Android Learning Resources

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Starting out learning Android development may be intimidating at first, as with any new platform of reasonable complexity you'll have a lot to learn. However the learning process is fun. So here are some learning resources that I'm currently following.

UPDATE (2019-12-18): this is an old article, listing resources that may be obsolete and content that may not reflect my current views.

DISCLAIMER: the Amazon links in this article contain my affiliate code and I get a commission should you choose to buy from Amazon in the next 24 hours. However I’m including these links primarily because of the awesome reviews included, but you should buy straight from the publisher (publisher links also included, without an affiliate ID).

Books for Learning Android #

My problem with books is that technical books get obsolete really fast. Books from 2010, while still useful, are already insufficient now with the release of Ice Cream Sandwich. The upside is that there are a lot of books out there.

For ~ $20 you can buy a 1-year subscription for The author, Mark Murphy, is a very proficient Android developer, trainer and consultant, with a huge StackOverflow reputation :) More seriously - for $20 you get 3 books that are continuously updated, which is great.

Here are the books (but don’t buy them from Amazon, as you won’t get the 1-year subscription, which is the main reason I’m recommending these):

Again, don’t buy these items from Amazon. Buy them with the 1-year subscription from the Author’s Website (I did so myself and btw, I have no affiliation with the author). The subscription is useful because you’ll get upgrades for new versions of Android and bug-fixes, for a whole year.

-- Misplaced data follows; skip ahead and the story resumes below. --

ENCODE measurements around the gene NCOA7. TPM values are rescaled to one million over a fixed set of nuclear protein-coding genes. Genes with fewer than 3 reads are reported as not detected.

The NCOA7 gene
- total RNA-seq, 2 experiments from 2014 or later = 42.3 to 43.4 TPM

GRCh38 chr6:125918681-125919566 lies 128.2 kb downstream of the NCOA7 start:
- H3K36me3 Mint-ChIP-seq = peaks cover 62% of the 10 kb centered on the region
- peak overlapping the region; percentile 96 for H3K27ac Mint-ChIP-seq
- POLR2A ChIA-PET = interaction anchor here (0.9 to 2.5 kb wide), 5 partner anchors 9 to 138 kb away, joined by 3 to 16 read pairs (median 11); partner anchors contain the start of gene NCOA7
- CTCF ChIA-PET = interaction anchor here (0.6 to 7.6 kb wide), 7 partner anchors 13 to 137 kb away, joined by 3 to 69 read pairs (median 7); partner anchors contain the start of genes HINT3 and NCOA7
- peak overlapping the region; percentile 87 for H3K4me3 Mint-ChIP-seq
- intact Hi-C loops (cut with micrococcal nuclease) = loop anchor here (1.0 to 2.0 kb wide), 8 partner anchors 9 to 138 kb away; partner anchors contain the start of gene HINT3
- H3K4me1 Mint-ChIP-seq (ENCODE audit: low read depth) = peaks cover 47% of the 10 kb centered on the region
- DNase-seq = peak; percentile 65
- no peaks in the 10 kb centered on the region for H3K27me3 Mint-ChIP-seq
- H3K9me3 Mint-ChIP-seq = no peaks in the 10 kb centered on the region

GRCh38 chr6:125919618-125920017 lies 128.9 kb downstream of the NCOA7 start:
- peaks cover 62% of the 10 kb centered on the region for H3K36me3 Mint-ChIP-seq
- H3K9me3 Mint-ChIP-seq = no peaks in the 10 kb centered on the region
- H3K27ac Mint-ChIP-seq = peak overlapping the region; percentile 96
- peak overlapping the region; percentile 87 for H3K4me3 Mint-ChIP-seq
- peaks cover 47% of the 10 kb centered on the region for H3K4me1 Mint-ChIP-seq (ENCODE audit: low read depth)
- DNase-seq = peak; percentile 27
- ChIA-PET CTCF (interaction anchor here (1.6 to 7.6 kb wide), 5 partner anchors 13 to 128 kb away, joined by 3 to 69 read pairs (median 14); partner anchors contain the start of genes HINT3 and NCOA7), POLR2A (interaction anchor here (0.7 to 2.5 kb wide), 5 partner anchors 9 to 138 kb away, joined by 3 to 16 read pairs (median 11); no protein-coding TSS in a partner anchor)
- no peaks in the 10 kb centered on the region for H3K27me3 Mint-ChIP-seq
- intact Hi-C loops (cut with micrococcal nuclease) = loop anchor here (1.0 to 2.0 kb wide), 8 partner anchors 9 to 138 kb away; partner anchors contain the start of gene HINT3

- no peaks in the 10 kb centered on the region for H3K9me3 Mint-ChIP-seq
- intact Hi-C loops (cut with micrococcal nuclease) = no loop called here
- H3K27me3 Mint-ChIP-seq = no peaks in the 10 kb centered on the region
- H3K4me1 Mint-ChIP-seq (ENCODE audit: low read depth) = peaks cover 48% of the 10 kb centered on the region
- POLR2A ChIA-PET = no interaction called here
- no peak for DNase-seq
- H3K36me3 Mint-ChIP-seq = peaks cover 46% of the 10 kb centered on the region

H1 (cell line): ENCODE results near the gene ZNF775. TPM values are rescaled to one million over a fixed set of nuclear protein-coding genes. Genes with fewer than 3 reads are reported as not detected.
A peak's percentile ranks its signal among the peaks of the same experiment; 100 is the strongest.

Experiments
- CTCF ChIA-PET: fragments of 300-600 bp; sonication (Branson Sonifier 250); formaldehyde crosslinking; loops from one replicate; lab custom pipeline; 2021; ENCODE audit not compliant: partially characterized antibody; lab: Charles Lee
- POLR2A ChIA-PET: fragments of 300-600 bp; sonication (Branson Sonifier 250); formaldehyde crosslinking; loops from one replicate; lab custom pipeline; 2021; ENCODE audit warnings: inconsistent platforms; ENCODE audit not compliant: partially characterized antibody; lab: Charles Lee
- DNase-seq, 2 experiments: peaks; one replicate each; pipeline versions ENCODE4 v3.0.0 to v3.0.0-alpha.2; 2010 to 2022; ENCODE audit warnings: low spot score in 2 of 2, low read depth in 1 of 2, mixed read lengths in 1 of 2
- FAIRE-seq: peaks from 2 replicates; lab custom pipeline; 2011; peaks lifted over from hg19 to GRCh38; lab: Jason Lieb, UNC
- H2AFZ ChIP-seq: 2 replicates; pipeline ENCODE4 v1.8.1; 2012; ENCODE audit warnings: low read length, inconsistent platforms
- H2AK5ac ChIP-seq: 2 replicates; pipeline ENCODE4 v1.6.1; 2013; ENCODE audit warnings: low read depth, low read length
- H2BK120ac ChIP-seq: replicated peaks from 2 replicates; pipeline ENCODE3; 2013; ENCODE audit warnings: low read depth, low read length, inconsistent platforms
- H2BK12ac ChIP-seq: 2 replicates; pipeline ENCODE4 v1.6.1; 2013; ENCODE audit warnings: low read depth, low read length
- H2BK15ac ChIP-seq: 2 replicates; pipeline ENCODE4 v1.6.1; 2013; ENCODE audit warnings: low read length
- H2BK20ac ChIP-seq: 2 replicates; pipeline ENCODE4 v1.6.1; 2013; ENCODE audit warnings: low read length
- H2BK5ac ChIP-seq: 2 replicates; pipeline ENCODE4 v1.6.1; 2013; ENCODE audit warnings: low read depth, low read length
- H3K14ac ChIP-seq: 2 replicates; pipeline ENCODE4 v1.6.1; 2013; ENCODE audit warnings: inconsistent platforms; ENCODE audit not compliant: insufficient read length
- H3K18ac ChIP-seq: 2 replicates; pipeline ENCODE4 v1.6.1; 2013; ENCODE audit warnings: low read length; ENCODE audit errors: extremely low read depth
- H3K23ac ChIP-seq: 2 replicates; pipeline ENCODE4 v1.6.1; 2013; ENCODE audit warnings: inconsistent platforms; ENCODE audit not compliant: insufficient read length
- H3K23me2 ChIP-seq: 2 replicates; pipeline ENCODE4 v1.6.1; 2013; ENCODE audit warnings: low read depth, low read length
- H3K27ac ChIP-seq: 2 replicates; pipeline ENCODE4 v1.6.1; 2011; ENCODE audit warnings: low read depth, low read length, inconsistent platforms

Another book I’ve been reading is Hello Android by Ed Burnette, published by the Pragmatic Programmers. It’s pretty good, but it is more of an introduction (truly a Hello World).

Other books I have not tried, so my list stops here, but updates will follow.

Free Stuff Available Online #

I’m the kind of developer that prefers to rely on freely available stuff, because I learn by doing and technical books on APIs are boring. Plus, I like free stuff, however if you plan on getting serious about it, then a small investment is worth it and will keep you focused (nothing will keep you more focused than spending some money).

Android Developer Guides

Seriously, you won’t find a faster learning path than reading and understanding the source-code of real apps. However to not attempt doing this without going through some of the tutorials in the link above.

The videos from Google I/O are a gold mine, providing insight you won’t find anywhere else. Highly recommended. All in all, the official documentation is good, although lacking beginner friendliness and a structured clear path. Plus I noticed it has holes in it, but you’ll be fine.

For asking questions, or browse around for insightful gems, there’s nothing better than:

The Android tag on

At the time of this writing, I don’t have many Android-related blogs to share with you and the ones I know about are of poor quality - apparently not many people blog about their Android experience. Hopefully this will change for the better.

Please help me out in identifying other resources! Thanks!

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Tags: Books | Android